For me, the sad fallacy of protest singing was that the songs were mostly being heard by people who were agreeing with you. If you look at the history of protest music and a band like The Weavers ['40s US folk group placed under FBI surveillance] the stakes were slightly higher. We never had to contend with anything that serious. You could get a record banned, but that was it. The best you could do was try and write songs which rallied people's minds to a certain thought. The Specials' Jerry Dammers was great at that. Even though we made it in '79, I still think of that [The Specials' debut] as a very '80s album. Their best stuff came later, though, and had nothing to do with me. "Ghost Town" was amazing.

A real political anger fueled the likes of "Shipbuilding," "Pills And Soap" (both from 1983's Punch The Clock) and especially "Tramp the Dirt Down" (Costello's vow to dance on Margaret Thatcher's grave from 1989's $pike). Has that subsided or will you still pop the champagne corks when Thatcher dies?

You shouldn't really celebrate when anybody dies, but I think she did this country a great disservice in the things she tricked out of people. I standby the words of those songs absolutely. It's funny you ask because quite recently I was accused by a British broadsheet journalist of being 'embarrassed' by the lyric, of Shipbuilding. So I wrote what was intended as a private letter to this journalist to explain why they were wrong.Which that person then made public by posting it on the internet. That in itself says a lot about the kind of person they were. But, for the record, I'm not in any way embarrassed by "Shipbuilding." How could I be? I still sing it.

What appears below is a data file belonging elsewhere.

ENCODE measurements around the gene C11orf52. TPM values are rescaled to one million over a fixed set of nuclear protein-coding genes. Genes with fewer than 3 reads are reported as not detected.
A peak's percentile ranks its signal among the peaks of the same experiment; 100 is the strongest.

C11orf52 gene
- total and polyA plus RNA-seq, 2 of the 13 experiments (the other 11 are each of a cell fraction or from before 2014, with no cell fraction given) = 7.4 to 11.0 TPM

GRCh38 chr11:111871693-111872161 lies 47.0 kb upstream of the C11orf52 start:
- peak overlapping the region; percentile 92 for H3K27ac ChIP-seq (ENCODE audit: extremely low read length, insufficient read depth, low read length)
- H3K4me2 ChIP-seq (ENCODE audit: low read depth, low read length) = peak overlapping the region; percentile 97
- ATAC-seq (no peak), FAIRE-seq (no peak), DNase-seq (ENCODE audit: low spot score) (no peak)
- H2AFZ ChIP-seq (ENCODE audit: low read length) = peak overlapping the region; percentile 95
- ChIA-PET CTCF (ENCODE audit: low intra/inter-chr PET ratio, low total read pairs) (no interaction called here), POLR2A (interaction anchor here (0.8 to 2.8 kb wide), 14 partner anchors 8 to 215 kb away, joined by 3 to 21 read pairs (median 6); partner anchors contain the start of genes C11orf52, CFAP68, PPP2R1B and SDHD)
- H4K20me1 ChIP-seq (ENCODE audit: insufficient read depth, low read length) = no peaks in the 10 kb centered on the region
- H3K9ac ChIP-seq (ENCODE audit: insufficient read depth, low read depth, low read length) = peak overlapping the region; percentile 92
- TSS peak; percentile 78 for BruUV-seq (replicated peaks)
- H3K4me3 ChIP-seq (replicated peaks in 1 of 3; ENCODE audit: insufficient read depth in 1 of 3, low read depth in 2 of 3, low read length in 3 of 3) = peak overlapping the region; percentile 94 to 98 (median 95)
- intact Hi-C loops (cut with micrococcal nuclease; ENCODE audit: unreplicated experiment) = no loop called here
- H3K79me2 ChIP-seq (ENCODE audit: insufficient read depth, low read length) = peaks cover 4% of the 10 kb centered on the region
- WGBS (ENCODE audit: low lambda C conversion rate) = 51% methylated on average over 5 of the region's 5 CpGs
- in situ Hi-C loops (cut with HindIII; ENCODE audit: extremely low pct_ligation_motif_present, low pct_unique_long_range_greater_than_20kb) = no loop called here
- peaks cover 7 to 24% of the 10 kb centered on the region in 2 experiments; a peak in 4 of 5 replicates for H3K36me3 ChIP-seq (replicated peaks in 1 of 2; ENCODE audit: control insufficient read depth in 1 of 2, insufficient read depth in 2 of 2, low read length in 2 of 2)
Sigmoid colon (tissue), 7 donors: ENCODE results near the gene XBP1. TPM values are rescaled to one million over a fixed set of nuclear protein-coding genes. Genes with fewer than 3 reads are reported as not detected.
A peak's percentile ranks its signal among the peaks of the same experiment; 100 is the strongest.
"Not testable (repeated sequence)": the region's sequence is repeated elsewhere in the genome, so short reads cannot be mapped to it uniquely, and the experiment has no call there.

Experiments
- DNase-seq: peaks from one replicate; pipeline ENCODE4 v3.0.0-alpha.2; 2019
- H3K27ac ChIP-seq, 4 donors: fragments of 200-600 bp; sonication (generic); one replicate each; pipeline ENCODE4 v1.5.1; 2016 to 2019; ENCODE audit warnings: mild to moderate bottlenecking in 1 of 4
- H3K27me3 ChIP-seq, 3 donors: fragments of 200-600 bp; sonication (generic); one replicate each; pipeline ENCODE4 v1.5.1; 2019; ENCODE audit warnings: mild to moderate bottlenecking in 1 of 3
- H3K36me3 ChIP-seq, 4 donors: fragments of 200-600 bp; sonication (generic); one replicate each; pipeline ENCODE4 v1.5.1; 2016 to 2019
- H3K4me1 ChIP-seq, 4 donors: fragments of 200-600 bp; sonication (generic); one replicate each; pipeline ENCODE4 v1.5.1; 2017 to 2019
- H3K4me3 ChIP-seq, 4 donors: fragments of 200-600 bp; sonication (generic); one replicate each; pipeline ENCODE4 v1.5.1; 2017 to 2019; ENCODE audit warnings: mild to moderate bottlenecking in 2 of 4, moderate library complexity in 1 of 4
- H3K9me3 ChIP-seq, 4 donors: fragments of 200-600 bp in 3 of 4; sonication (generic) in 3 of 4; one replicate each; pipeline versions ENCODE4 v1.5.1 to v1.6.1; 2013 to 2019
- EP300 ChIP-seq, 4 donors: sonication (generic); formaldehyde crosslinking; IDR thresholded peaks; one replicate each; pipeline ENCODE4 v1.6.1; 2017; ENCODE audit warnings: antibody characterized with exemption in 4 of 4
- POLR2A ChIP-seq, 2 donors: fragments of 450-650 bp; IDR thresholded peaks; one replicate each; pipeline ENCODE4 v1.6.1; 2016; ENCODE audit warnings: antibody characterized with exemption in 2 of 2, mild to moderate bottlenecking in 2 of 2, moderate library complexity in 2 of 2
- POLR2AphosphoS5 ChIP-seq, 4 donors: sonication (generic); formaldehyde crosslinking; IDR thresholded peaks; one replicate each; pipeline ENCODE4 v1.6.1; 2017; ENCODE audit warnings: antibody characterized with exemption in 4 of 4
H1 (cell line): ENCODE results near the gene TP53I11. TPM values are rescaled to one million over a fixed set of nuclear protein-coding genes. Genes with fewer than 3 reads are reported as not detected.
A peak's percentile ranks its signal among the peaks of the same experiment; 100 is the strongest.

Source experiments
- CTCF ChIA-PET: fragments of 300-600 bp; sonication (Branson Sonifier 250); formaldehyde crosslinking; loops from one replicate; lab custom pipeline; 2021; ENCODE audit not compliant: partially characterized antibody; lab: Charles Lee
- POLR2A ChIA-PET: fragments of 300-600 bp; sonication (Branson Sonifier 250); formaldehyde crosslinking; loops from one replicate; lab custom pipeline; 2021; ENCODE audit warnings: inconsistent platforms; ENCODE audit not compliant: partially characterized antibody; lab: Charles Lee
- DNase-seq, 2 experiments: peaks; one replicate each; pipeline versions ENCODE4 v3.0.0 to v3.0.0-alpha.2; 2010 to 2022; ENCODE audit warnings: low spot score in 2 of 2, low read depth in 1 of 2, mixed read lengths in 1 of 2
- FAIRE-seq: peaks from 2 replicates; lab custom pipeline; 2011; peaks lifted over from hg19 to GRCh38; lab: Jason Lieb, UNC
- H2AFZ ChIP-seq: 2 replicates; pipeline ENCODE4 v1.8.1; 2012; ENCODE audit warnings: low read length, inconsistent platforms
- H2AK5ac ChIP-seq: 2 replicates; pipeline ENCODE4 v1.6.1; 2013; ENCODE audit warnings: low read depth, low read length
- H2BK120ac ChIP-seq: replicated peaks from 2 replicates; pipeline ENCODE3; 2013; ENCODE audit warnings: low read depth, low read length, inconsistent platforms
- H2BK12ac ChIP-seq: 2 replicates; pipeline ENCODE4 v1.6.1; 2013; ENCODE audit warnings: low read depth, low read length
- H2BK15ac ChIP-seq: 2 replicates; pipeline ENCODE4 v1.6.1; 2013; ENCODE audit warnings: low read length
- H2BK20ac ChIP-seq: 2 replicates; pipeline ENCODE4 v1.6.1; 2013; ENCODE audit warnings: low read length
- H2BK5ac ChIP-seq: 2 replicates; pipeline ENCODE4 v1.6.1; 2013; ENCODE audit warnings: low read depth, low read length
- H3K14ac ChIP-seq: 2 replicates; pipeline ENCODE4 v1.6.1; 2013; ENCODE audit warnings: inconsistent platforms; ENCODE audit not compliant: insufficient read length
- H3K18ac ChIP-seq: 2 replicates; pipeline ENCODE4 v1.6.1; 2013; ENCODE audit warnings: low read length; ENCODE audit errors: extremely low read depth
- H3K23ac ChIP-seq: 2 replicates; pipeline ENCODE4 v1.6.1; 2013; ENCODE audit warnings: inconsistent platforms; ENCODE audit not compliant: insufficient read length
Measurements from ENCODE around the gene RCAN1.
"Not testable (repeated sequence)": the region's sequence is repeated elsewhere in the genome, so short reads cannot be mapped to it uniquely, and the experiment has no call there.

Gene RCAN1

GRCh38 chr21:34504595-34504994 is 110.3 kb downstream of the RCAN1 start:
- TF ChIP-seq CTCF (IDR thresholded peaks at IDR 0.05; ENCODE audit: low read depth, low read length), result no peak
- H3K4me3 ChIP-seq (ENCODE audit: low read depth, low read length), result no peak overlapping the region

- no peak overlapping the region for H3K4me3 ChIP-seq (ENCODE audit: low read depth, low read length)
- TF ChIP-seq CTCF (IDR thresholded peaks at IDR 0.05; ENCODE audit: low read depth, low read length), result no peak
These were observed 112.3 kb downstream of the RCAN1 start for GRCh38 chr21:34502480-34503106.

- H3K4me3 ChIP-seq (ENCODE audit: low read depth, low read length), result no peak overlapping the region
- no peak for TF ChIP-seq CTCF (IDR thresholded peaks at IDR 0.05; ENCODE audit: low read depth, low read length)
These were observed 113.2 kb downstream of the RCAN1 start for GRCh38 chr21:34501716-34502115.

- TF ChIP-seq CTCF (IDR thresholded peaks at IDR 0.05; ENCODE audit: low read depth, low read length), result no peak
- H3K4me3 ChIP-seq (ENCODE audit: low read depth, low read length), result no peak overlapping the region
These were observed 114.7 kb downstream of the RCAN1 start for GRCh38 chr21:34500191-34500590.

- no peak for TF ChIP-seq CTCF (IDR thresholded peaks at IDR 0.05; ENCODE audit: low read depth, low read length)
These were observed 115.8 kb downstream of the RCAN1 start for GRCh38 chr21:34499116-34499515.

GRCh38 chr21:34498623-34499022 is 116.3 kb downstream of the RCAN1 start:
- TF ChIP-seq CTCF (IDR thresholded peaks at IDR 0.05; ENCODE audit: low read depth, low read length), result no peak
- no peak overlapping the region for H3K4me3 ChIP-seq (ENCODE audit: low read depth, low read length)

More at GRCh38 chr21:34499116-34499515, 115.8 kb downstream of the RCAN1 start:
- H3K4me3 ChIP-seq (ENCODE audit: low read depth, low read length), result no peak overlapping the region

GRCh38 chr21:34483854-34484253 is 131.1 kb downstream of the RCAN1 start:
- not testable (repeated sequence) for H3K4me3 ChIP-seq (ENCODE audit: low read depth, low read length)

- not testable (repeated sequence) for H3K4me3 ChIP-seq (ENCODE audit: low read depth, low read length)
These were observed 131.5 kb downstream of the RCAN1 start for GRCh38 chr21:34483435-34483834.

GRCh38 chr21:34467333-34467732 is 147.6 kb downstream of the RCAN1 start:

At the time you called "Shipbuilding" "the best lyrics I've ever written". Are they still?

It's a pretty good lyric, yeah. The key line for me is, "Diving for dear life / When we could be diving for pearls." That we should be doing something beautiful, better than this, I wrote that lyric before the Belgrano [Argentinian Navy cruiser sunk by British forces during the 1982 Falklands conflict in controversial circumstances] I've been to see the monument, stood and read the names of all the men.., well, boys who died. Whatever you say about the conduct of war, that crime alone will see Thatcher in hell.

By today's standards, The Attractions' productivity between 1978 and l984 was phenomenal. 1980's Get Happy!! alone had 20 tracks crammed on a single LP. What fueled that Herculean work rate?

I don't doubt drugs and alcohol had something to In with it but I was just writing a lot, it didn't mean every song was a gem but we had a momentum. We actually recorded something like 50 tracks for Get Happy!! so there was still quality control. I don't think it's excessive for a band to be that productive.

You described l981's Trust as "easily the most drug-influenced record of my career", created on a diet of "scrumpy... Seconal and Johnnie Walker black label." But it sounds surprisingly sober?